In Hamilton, Petitioner too asserted due process rights violations, arguing that "the state ha[d] been improperly interpreting sentences of 25 years to life or 15 years to life as establishing a determinate sentence with a minimum parole release date, instead of an indeterminate sentence." Id. at 3. Hamilton's contentions stemmed from the passage of Proposition 7, which led to the new sentence interpretation. See Id. Here, Petitioner also contends that Respondents are incorrectly administering his prison sentence under Proposition 7 and California Penal Code §190, in violation of his due process rights. In Hamilton, the court ruled that Hamilton's conviction was consistent with Penal Code §190. Id. at 4. Here, the facts of the case and Petitioner's arguments appear analogous to those in Hamilton and are deserving of the same ruling.

Moreover, "a writ of habeas corpus is available under 28 U.S.C. § 2254 only on the basis of some transgression of federal law binding on the state courts . . . [and] it is unavailable for alleged error in the interpretation or application of state law." Middleton v. Cupp, 768 F.2d 1083, 1085 (9th Cir.1985), Gutierrez v. Griggs, 695 F.2d 1195, 1197-98 (9th Cir.1983). Despite Petitioner's attempt to bring his claim as a violation of his right to due process, it remains a state law claim nonetheless. See Little v. Crawford, 449 F.3d 1075, 1083 n. 6 (9th Cir.2006) (citing Hughes v. Heinze, 268 F.2d 864, 869-870 (9th Cir.1959). "We cannot treat a mere error of state law, if one occurred, as a denial of due process"; see also Langford , 110 F.3d 1380, 1389 (9th Cir.1997) (holding that a petitioner may not "transform a state-law issue into a federal one merely by asserting a violation of due process," and that "alleged errors in the application of state law are not cognizable in federal habeas corpus" proceedings).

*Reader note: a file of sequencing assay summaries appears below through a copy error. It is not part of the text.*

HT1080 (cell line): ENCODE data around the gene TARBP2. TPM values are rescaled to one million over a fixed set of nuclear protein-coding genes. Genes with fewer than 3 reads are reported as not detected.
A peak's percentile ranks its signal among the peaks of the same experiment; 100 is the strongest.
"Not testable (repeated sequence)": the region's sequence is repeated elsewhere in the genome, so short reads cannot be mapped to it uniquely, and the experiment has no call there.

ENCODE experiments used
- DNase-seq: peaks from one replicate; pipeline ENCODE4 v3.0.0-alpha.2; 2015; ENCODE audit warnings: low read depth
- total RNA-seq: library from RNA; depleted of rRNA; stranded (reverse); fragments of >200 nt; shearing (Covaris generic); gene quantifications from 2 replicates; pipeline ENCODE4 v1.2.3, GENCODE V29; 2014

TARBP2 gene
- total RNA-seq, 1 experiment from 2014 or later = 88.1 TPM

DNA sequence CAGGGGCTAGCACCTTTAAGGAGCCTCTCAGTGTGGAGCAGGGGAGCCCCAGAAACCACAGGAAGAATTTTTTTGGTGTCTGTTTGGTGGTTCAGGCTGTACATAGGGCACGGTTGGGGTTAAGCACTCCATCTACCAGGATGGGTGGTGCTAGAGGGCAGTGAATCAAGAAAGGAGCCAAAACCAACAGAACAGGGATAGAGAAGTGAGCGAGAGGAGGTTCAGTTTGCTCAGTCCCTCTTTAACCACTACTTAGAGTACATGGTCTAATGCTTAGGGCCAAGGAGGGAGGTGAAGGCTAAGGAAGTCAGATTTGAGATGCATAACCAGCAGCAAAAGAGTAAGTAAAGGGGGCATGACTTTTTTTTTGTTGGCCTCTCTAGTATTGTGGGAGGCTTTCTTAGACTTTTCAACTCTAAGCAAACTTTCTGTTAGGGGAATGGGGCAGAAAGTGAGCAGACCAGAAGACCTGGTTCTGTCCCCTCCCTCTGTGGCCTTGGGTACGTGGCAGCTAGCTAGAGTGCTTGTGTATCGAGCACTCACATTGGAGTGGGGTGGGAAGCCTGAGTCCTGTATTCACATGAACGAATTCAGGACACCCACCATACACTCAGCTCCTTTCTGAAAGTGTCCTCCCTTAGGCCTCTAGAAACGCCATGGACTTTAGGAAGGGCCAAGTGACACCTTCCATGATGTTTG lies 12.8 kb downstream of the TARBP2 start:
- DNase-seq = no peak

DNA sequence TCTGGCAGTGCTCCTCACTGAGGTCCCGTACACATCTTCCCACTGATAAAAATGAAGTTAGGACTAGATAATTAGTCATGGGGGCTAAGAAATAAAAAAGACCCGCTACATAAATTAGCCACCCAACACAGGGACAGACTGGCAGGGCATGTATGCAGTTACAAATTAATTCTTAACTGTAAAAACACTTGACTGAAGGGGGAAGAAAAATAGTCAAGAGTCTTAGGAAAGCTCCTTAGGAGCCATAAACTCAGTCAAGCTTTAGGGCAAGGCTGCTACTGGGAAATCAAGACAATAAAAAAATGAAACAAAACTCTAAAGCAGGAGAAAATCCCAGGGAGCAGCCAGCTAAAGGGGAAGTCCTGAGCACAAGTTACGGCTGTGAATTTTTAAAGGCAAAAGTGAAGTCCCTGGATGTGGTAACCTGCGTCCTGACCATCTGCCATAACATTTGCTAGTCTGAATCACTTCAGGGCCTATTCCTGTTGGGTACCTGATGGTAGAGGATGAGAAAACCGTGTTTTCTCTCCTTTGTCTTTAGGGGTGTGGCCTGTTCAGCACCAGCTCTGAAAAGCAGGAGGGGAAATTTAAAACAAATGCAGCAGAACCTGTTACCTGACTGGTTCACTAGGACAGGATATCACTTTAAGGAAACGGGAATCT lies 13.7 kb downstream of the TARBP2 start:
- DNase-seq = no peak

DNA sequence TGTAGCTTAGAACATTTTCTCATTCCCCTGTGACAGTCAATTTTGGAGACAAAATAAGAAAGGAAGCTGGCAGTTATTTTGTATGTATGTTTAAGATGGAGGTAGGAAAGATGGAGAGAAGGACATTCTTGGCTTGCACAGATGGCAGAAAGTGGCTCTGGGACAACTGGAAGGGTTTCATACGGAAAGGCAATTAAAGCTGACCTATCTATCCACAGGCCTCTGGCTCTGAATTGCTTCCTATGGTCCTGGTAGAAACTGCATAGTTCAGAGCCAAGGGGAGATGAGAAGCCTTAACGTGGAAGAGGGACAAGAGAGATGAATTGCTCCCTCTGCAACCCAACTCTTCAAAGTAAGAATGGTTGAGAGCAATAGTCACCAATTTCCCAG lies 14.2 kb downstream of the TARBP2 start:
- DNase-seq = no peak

Because Petitioner had no constitutional right to be released from prison after any fixed period of time, it seems unlikely that jurists of reason would find a valid claim for the denial of a constitutional right.


Upon further review of the R&R and Petitioner's objections, as well as the arguments raised in Respondents' Motion to Alter, Amend, or Vacate COA, the Court GRANTS Respondents' motion (Doc. 17) and VACATES its prior issuance of the COA. Consequently, the Court DENIES AS MOOT Petitioner's Motion for an Extension of Time to File a Notice of Appeal. (Doc. 14.)



© 1992-2012 VersusLaw Inc.

Buy This Entire Record For $7.95

Official citation and/or docket number and footnotes (if any) for this case available with purchase.

Learn more about what you receive with purchase of this case.